Wanda Zimmerman is speaking out in the wake of the inquest into the death of Mary Johnny.
Zimmerman’s sister, Teresa Ann Scheunert, died just two months before Johnny did in 2012.
Both women died after receiving treatment at the Watson Lake Hospital.
A year ago, a coroner’s inquest was called into their deaths.
Scheunert’s death, as a result of mixed drug toxicity, was ruled an accident, but in Johnny’s case, it was classified a homicide. Zimmerman said it’s time for the Yukon Hospital Corporation to explain itself.
“The people of the Yukon, and our family, deserve to have answers,” she said.
“I can certainly understand the grief and frustration the Johnny family has gone through. Certainly, such a strong statement of homicide in Mary’s case should be an indication that there needs to be some immediate action.”
After the Johnny inquest wrapped up on Oct. 17, a six-person jury made four recommendations to the Yukon Hospital Corporation.
Some of the recommendations overlap with the ones made by the jury at the Scheunert inquest, such as the need for routine audits to ensure standards of adequate documentation.
A total of 28 recommendations were made in both inquests.
Zimmerman said she wants to see the Yukon Hospital Corporation appear before the legislative assembly this fall sitting.
They need to provide an update on the recommendations they’re implementing, she added.
“Some of the recommendations aren’t extensive types of processes that they have to put through a number of committees to complete,” she said.
“Create the form, have your board review it and put it in place. I really hope they’re able to report that that’s been done, because they’re talking the talk, so now they have to walk the walk.”
Scheunert had been working at the Watson Lake Hospital for three years when she was admitted for back pain.
She died two weeks later, on June 21, 2012 at the age of 47.
Zimmerman said it was a grueling struggle for her and her family to get the Yukon government to recognize there were systemic issues at the Watson Lake Hospital.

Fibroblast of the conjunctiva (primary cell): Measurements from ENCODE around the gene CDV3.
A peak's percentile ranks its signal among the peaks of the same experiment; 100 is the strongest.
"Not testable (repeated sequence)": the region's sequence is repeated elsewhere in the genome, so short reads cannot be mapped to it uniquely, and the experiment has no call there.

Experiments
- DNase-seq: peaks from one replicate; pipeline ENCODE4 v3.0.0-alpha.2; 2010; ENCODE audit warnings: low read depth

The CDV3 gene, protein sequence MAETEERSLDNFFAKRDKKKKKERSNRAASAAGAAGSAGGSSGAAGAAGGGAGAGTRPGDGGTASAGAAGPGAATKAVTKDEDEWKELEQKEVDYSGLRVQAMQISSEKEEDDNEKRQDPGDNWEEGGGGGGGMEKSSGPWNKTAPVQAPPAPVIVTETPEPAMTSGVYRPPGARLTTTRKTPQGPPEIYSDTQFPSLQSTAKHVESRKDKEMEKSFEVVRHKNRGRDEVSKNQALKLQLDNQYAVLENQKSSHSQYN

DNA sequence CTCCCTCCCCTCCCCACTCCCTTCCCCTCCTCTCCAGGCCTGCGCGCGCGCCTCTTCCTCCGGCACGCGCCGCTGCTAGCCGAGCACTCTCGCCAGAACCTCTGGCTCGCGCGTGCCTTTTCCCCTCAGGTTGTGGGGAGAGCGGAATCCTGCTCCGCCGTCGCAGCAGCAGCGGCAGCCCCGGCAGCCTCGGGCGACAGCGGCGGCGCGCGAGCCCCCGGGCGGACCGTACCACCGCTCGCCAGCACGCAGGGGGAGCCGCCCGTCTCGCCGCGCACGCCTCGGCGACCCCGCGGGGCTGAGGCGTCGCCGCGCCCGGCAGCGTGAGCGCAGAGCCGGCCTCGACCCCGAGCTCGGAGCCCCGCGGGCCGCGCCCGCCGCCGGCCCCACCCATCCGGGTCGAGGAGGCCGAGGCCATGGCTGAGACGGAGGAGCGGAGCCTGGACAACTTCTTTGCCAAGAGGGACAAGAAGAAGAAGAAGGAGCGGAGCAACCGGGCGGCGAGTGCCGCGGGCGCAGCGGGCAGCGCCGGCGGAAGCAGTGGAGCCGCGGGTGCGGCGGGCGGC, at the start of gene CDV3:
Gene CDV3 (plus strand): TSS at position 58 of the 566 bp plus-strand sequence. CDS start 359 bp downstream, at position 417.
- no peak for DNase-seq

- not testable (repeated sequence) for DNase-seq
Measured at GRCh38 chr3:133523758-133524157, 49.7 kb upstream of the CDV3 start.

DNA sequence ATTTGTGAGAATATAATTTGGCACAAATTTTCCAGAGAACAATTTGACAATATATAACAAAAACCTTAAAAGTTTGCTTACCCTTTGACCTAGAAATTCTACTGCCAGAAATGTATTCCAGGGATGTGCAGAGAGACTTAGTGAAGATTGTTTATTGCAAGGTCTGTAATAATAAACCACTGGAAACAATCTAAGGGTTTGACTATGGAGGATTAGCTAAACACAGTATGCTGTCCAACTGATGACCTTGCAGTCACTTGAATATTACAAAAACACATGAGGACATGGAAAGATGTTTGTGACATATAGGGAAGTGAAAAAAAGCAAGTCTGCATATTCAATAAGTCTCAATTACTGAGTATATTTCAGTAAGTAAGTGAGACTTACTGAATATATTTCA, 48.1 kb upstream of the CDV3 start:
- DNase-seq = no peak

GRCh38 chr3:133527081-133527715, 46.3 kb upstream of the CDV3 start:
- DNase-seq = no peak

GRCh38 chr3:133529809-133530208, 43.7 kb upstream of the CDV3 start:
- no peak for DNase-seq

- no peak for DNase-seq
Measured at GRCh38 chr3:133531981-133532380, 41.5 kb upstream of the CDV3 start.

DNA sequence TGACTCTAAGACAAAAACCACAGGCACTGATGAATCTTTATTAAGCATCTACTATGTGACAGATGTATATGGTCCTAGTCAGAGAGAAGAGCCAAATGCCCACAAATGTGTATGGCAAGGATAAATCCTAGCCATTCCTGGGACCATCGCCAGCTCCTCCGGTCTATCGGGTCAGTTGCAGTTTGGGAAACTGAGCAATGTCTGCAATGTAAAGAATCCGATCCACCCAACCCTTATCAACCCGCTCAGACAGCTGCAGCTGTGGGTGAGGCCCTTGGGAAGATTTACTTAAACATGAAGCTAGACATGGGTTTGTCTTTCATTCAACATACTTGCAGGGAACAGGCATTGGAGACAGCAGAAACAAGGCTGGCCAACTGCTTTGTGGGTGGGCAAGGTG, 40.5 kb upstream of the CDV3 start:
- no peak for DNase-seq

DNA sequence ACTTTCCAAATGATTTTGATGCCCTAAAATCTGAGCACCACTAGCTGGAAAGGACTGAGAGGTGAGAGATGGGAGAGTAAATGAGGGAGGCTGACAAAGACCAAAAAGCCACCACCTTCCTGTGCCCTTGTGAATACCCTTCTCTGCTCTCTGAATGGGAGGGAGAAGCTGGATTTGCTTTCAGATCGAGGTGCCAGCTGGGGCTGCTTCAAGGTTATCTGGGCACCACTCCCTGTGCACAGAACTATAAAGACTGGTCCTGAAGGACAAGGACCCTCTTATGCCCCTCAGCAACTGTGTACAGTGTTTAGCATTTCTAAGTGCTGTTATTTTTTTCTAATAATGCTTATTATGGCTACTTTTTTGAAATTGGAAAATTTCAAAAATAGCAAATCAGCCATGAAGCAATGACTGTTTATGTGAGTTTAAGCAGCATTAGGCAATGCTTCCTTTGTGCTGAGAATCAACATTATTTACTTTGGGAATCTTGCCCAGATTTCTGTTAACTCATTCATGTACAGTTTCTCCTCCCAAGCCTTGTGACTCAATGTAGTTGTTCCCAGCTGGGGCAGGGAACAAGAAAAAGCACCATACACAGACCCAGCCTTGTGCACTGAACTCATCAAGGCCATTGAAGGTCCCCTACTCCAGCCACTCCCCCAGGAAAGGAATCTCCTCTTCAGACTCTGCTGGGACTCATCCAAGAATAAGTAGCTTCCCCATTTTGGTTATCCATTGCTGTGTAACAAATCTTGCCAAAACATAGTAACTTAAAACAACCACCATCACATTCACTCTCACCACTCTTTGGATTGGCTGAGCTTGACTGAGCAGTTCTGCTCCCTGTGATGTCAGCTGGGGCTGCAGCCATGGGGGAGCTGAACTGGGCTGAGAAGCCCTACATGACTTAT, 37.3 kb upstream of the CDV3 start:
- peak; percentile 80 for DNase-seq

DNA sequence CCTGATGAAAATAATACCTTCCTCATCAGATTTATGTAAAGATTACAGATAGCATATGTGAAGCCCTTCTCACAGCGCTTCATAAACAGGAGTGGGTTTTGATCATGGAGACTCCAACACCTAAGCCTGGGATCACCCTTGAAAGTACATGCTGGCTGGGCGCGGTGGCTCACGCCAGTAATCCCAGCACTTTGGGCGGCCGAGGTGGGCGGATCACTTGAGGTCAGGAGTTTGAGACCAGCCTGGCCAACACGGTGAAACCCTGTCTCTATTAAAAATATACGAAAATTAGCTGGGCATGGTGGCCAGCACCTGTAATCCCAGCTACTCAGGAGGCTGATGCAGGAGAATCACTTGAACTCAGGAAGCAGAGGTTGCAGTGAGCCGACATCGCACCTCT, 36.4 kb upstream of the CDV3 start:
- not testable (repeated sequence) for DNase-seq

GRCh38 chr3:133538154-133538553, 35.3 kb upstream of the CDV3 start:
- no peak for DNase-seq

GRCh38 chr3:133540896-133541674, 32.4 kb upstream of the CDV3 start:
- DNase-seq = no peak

They tried contacting the Yukon Hospital Corporation on multiple occasions but kept being bounced around from person to person, Zimmerman said.
This went on for months.
“We said, ‘We’ve had enough, we don’t feel comfortable with the whole situation, why isn’t anyone talking to us?’” she said.
After sustained pressure, the Yukon Hospital Corporation did an internal review of Scheunert’s death.
The family was promised a copy of the review’s final recommendations but never received them, Zimmerman said.
Frustrated and desperate for answers, the family travelled to Whitehorse in November, met with Health Minister Doug Graham and began calling for a coroner’s inquest. An inquest was announced later that month, 17 months after Scheunert’s death.
“It took our family all of our spare time and some of our non-spare time trying to even get to that point,” Zimmerman said.
“Now, we’ve been told the Yukon Hospital Corporation wants to follow through on the recommendations. We want to hear dates, timelines and more concrete information from them on when they plan on doing that.”
One of the most important recommendations, Zimmerman said, has to do with filling out paperwork, an issue that was brought up again during the Mary Johnny inquest.
Dr. Said Secerbegovic, Johnny’s physician for 35 years, was criticized for holes in his paperwork.
“There has to be some kind of audit system that ensures that charting, by everybody who is responsible for a patient, is in fact done,” Zimmerman said.
“It’s a team effort and if someone isn’t doing their part there’s a gap. If we can prevent deaths from occurring, why wouldn’t we?”
Every Canadian, no matter where they live, deserves to have good health care, she added.
“Just because you live in a more remote place and it may cost more money to provide that care, you’re still deserving, no matter who you are.”
Contact Myles Dolphin at